It seems more of life’s circumstances generate more stress responses in individuals these days. One can speculate the cause of theses stresses, but the end result is the effects that it takes on individuals or in larger concentrations; communities, countries and nations or the wide spread global influences.
But what is post- traumatic stress syndrome and how does it affect an individual?
Post traumatic stress come from the inability to cope from a witnessing or experiencing a terrifying event. The term seemed to be most prevalent in post war veterans but in the current world we face we don’t have to be in times of war to feel the effects of PTSD. As violence and general unrest becomes more of a standard verses an exception, more individuals are being exposed to all kinds of stress such as motor vehicle accidents, public threats, sexual and physical crimes, global and environmental treats, victimization of civil liberties, social unrest and injustices,etc.
Some of the side effects of PTSD is the inability to cope, nightmares, night terrors, flashbacks, memories of the event, depression and a loss of interest in life, isolation and avoidance, depression, outburst of anger, feeling startled easily, difficult with memory and concentration, change in eating and sleeping habits.
What happens to the body when an individual has experienced something traumatic?
The body is designed to be an efficient machine. It has set within in a vast network of self-preservation mechanics. This network is the nervous system. Within this system is two main parts, the central nervous system (CNS) and the peripheral nervous system (PNS). The central nervous system contains the brain and the spinal cord, whereas the peripheral nervous system connects the CNS to the extremities (arms and legs) and the organs. The PNS serves as a communication relay between the brain and the extremities. The PNS is divided into the somatic nervous system (which creates voluntary movement) and the autonomic nervous system (which controls involuntary functions within the px7 primal flow reviews organ such as heart rate, digestion and respiration).Within the autonomic nervous system there is sympathetic nervous system:commonly referred to the “Fight of flight response”. It allows the body to prepare itself to take on the impending stressor or engage the muscles to flee impending danger. Either way the body is aroused to prepare to engage in either response in order to cope with the impending situation. The other division of the PNS is the sympathetic nervous system ( CN), which is the recovery phase of the two divisions. It is referred to as ‘rest and digest” or “feed and breed”.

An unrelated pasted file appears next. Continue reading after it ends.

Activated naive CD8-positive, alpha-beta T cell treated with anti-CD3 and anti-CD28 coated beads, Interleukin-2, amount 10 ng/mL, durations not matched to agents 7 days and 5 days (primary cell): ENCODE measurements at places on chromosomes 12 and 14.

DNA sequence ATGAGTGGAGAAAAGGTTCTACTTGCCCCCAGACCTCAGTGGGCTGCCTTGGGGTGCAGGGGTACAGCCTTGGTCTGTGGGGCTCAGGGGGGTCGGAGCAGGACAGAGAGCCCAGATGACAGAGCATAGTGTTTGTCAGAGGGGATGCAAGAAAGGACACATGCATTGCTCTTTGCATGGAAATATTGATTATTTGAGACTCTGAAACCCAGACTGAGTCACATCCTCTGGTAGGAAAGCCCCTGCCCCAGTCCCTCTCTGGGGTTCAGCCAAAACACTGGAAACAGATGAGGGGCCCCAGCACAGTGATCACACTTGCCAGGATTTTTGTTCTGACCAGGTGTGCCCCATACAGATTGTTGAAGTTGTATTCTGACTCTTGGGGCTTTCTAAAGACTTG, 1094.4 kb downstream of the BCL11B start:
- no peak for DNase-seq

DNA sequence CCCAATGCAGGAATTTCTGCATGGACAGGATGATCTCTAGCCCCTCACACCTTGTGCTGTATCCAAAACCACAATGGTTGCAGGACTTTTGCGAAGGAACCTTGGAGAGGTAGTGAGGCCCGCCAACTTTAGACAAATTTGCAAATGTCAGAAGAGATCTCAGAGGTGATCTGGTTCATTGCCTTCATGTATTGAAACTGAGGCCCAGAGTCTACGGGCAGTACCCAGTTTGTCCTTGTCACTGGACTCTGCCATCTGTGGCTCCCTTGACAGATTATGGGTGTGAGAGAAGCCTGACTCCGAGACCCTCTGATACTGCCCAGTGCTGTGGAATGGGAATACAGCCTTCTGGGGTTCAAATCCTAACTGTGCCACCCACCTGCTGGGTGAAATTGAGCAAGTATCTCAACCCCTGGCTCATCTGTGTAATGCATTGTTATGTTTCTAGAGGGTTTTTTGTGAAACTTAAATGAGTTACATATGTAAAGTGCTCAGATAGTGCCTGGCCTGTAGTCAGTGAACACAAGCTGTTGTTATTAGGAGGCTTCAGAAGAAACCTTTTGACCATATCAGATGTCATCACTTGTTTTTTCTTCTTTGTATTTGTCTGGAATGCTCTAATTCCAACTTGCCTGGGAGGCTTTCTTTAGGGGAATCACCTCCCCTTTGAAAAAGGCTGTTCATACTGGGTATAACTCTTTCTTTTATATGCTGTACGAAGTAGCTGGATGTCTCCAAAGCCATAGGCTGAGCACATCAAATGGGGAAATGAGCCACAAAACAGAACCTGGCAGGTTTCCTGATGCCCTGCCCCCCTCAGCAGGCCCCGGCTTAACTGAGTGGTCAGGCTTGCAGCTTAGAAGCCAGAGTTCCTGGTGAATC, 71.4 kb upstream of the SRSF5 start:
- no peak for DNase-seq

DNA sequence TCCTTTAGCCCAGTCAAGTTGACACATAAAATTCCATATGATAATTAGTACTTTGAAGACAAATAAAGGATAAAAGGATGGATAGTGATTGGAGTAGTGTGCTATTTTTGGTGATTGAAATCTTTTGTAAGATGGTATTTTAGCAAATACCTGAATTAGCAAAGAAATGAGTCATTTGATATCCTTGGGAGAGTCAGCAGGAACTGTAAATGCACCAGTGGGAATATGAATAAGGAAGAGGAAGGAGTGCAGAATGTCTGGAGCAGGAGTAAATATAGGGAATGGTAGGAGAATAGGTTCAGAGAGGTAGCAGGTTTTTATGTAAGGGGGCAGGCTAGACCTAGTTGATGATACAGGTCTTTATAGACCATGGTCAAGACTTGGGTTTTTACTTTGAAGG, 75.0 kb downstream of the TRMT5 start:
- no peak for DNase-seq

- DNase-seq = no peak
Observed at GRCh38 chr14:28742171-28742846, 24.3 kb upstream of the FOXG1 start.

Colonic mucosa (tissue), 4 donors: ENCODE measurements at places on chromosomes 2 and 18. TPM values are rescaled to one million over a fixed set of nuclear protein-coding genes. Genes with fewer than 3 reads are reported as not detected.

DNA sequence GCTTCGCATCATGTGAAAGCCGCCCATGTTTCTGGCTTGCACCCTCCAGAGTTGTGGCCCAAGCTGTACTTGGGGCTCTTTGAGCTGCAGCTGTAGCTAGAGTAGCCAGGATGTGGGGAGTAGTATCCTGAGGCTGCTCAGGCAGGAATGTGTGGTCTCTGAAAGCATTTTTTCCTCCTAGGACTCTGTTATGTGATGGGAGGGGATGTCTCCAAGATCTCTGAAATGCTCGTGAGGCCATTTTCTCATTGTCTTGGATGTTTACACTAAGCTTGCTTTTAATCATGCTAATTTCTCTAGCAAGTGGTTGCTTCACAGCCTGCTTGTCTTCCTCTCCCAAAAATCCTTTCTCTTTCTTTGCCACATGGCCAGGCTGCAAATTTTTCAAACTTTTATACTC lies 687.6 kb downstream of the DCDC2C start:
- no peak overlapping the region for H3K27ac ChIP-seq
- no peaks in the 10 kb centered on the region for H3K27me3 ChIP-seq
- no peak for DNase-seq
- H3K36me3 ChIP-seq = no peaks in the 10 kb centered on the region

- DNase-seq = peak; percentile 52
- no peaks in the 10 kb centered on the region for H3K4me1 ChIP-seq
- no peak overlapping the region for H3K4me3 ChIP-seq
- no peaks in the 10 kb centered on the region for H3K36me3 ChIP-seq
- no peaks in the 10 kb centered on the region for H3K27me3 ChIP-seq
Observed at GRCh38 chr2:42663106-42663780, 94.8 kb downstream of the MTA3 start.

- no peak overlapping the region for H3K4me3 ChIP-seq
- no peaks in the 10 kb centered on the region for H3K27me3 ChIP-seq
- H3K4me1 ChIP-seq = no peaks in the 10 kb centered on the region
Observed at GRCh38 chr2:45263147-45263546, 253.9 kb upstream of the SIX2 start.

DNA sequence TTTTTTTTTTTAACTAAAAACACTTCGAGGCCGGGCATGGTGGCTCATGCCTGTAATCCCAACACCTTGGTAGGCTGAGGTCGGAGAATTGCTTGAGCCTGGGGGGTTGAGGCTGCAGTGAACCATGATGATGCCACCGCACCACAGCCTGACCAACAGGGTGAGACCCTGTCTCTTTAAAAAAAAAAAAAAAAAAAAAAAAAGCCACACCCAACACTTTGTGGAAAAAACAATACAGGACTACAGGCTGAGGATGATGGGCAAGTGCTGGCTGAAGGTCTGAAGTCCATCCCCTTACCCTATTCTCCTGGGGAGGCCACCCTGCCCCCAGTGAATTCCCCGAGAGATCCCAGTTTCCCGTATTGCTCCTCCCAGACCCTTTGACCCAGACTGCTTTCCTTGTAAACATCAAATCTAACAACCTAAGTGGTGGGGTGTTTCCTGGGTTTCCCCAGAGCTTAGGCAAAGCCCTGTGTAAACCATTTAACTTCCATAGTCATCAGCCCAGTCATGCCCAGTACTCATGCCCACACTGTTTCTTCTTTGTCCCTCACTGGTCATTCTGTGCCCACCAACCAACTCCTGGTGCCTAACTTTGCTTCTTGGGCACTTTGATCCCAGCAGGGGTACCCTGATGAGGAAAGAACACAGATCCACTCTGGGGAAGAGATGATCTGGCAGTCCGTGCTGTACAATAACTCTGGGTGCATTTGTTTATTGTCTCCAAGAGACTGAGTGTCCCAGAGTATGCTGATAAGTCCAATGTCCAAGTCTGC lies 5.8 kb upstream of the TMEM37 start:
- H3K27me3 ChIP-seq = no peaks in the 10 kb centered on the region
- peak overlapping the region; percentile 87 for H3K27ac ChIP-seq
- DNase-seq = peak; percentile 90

When a stress response occurs in the body it engages this system in order to generate action or rest dependent on what phase occurs within the nervous system. The body finds within these systems a state of homeostasis or balance. It can be thrown out of balance if it doesn’t maintain this state of equilibrium, such as in the case of a repetitive insult to the nervous system which doesn’t allow for the recovery phase to enter back into. Such terns as “burn out” or chronic fatigue” can occur. With post- traumatic stress syndrome a loop of memories can occur based on a trigger of a current observation, sight, sound, sensation etc. that transports the memory to the original traumatic incident. Even though the body’s mechanics is engineered to perform at optimum homeostasis (a kind of check and balance in the body), it doesn’t always mean that it does. Our primitive brains have long evolved to deal with on- going threats, be it that now, instead of having wild animals chase after us in the “fight or flight” response”,it is grid-lock among other things. This shift of modern innovation has created a higher and more demanding pace of life for most of us. When we can’t cope our bodies suffer the on-going loop of stress which plays into heavy consequences of our body, and thus our quality of lives. The over flowing repercussions of this can be endless; mental and physical health issues, social phobias,social disruptions of home and family life, disruptions of work and occupational productivity etc., allowing for loss of income for individuals and their employers. According to The World Health Organization (WHO) Global Burden of Disease Survey estimates that mental disease, including stress-related disorders, will be the second leading cause of disabilities by the year 2020. We need to rethink about the impact of what PTSD has on our lives and the degree in which it overflows into other aspects of our everyday.